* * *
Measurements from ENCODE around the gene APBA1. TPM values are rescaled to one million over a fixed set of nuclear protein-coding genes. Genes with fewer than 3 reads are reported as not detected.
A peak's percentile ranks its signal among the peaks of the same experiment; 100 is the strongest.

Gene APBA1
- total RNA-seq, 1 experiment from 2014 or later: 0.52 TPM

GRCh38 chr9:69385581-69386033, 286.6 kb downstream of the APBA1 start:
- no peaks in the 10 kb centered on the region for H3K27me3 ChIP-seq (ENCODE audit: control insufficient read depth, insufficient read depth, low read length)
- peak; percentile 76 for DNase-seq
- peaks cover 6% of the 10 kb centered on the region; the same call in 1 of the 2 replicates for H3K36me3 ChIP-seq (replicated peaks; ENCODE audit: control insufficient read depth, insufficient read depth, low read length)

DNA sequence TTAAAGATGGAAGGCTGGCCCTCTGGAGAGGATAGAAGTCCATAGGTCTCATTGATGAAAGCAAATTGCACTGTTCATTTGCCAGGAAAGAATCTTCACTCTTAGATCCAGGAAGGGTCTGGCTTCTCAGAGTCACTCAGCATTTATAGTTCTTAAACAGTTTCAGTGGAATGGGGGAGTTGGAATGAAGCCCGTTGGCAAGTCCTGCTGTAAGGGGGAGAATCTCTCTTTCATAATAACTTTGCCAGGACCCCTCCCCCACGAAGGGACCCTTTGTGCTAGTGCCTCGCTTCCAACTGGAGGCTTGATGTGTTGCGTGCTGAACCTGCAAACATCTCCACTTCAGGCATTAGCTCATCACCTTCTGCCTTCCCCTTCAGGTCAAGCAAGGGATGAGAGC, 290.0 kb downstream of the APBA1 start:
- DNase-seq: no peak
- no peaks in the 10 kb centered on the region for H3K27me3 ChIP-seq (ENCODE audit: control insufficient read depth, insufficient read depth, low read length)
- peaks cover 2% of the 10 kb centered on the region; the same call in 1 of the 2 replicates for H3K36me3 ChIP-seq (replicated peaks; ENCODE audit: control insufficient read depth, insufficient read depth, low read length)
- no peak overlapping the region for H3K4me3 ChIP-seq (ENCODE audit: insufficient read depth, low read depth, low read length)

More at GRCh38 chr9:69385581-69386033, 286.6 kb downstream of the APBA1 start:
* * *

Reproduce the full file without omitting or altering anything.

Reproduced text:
Measurements from ENCODE around the gene APBA1. TPM values are rescaled to one million over a fixed set of nuclear protein-coding genes. Genes with fewer than 3 reads are reported as not detected.
A peak's percentile ranks its signal among the peaks of the same experiment; 100 is the strongest.

Gene APBA1
- total RNA-seq, 1 experiment from 2014 or later: 0.52 TPM

GRCh38 chr9:69385581-69386033, 286.6 kb downstream of the APBA1 start:
- no peaks in the 10 kb centered on the region for H3K27me3 ChIP-seq (ENCODE audit: control insufficient read depth, insufficient read depth, low read length)
- peak; percentile 76 for DNase-seq
- peaks cover 6% of the 10 kb centered on the region; the same call in 1 of the 2 replicates for H3K36me3 ChIP-seq (replicated peaks; ENCODE audit: control insufficient read depth, insufficient read depth, low read length)

DNA sequence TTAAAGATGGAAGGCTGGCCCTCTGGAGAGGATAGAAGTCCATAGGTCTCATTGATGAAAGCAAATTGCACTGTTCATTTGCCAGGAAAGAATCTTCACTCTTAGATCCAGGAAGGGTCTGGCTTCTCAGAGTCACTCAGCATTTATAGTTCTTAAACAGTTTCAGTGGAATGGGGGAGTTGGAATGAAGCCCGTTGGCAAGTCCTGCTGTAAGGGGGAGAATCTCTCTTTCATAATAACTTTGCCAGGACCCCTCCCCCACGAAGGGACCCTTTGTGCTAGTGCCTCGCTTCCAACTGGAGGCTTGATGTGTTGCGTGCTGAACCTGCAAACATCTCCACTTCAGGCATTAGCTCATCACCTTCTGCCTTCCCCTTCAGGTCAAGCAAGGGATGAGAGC, 290.0 kb downstream of the APBA1 start:
- DNase-seq: no peak
- no peaks in the 10 kb centered on the region for H3K27me3 ChIP-seq (ENCODE audit: control insufficient read depth, insufficient read depth, low read length)
- peaks cover 2% of the 10 kb centered on the region; the same call in 1 of the 2 replicates for H3K36me3 ChIP-seq (replicated peaks; ENCODE audit: control insufficient read depth, insufficient read depth, low read length)
- no peak overlapping the region for H3K4me3 ChIP-seq (ENCODE audit: insufficient read depth, low read depth, low read length)

More at GRCh38 chr9:69385581-69386033, 286.6 kb downstream of the APBA1 start: